Though booted from the CIA as psychologically unfit, the heroine of the hit TV thriller “Homeland” will return for the second season pursuing leads in the Middle East, the show’s producer said on Friday.
During a Tel Aviv visit to shoot new scenes and pay homage to the Israeli hostage drama on which Homeland is based, Howard Gordon drew links with “24″, another US television series of his about a renegade counter-terrorist.
“You’ll remember Jack Bauer was usually out for one reason or another. The fun of this experience is that the characters go in and out of positions of authority,” he told Reuters in an interview.
Carrie Mathison, Homeland’s intuitive and overwrought CIA officer played by Claire Danes, will be in Beirut at the outset of the second season, Howard said, twitching the veil on a script kept largely secret.
“There is a very specific reason why Carrie is called into action. And that process is really very dramatic and, hopefully, very emotional,” he said. “There is a piece of intelligence in this part of the world that only Carrie can access.”
Tel Aviv-area locations were standing in for the Lebanese settings due to challenges of insuring the cast and crew and the fact that “Israel looks a lot more like (Beirut) than southern California,” Gordon said.
Accompanying Gordon was David Nevins, president of entertainment for Showtime, the network behind Homeland, and other senior U.S. entertainment figures.
Such an entourage attests to the boom of American interest in the cross-over potential of Israeli TV programming, including comedies and reality formats. Israel welcomes the friendly and lucrative foreign scrutiny: Its president, Shimon Peres, hosted Nevins and Gordon at his Jerusalem home on Thursday.
“There’s a lot of creativity coming out of Israel right now. People are used to dealing with smaller production budgets, so the shows tend to be very psychological,” Gordon said.
Gordon described Israel’s television community as having “spread out beyond the very parochial matter of the Arab-Israeli conflict” – though, as it happened, he and Nevins were feted by partner network Keshet at a memorial hall for Yitzhak Rabin, the Israeli premier assassinated in 1995 for his peacemaking bid.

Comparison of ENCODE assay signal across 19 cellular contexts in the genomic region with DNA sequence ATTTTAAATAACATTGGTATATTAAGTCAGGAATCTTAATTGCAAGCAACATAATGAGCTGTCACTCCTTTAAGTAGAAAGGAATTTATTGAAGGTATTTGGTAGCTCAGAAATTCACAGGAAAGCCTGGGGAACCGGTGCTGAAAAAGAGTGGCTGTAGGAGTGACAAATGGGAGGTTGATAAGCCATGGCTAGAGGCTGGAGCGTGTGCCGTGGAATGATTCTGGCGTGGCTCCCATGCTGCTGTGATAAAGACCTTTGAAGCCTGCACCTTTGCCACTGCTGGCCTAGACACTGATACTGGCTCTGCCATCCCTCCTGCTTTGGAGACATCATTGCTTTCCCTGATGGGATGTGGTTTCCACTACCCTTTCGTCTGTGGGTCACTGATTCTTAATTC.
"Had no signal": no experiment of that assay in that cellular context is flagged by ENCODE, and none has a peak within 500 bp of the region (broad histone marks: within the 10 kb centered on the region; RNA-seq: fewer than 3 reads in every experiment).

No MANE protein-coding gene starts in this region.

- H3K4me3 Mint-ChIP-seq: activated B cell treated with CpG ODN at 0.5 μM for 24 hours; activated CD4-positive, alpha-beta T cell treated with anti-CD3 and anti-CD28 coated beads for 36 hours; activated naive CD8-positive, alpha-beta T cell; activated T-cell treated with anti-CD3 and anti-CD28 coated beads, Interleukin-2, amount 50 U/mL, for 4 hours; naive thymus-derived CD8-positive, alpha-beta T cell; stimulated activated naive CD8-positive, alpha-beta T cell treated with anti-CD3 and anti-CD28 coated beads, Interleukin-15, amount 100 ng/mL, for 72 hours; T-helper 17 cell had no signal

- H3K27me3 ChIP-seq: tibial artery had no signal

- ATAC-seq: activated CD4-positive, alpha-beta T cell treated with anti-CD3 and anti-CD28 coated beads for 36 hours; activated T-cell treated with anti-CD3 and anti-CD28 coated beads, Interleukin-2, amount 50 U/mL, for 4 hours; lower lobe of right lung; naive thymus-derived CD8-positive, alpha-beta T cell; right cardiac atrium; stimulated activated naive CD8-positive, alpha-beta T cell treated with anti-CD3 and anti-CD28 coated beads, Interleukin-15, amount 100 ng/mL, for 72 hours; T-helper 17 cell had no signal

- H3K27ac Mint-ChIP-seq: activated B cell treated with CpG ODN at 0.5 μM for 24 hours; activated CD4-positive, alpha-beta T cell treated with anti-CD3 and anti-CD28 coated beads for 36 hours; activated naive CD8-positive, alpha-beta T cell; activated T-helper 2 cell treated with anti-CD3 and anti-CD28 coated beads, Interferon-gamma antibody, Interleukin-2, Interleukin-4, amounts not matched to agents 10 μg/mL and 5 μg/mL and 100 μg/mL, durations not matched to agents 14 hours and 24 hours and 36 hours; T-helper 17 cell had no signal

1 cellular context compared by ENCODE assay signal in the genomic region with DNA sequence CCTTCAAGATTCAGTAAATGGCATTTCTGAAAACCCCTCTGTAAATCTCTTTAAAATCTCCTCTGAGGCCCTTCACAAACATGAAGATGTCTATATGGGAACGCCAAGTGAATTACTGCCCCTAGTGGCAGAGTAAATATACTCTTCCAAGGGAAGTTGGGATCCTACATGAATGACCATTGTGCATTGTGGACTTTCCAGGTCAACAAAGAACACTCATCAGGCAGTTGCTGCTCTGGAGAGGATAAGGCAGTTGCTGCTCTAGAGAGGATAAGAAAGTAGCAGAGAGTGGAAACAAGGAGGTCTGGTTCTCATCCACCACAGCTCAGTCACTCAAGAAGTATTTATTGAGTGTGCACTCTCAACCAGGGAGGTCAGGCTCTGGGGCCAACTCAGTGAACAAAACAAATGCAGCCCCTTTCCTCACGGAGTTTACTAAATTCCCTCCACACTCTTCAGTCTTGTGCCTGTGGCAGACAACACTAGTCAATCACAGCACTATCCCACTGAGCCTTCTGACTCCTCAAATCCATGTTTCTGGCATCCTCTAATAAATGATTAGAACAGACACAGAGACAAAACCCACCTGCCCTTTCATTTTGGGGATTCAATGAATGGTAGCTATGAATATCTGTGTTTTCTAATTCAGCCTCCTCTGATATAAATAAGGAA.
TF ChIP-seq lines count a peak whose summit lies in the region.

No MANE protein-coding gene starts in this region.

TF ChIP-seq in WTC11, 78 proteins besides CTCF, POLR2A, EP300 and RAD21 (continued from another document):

There was a closer brush with reality on Tuesday when Gilad Shalit, the former Israeli army conscript repatriated in October after 5 1/2 years’ incommunicado captivity in the Hamas-ruled Gaza Strip, came to the Homeland set. Asked if Shalit had provided insights for his fictional show, Gordon said: “No, but it was a very nice visit and I think he had a good time.”
Homeland was directly inspired by “Hatufim” (“Prisoners of War”), a Keshet drama about the distrustful return of captives.
“I think this is very specific to an Israeli audience, but there was an aspect that is very close to an American audience, which is a soldier coming home,” Gordon said.
Despite this appeal, the former executive producer of 24 recalled vacillating over whether there would be broad American interest in another show about the war on terror.
But Homeland delves deep – into Carrie’s troubled personality and her combustible chemistry with Nicholas Brody, the Marines former POW she suspects of being an al Qaeda sleeper agent, and with her CIA mentor Saul Berenson.
“We realized that there was so much to talk about,” Gordon said. “So we created the character of Carrie Mathison and we realized that this was in some way a love story.”
Nor is the clock run on 24. A film version is in the works, with Gordon and studio 20th Century Fox producing, though its original start date last month was postponed in a budget spat.
“I think everyone would like to make it. It’s really about everything falling into place. We are still talking now about doing it exactly this time next year,” he said.
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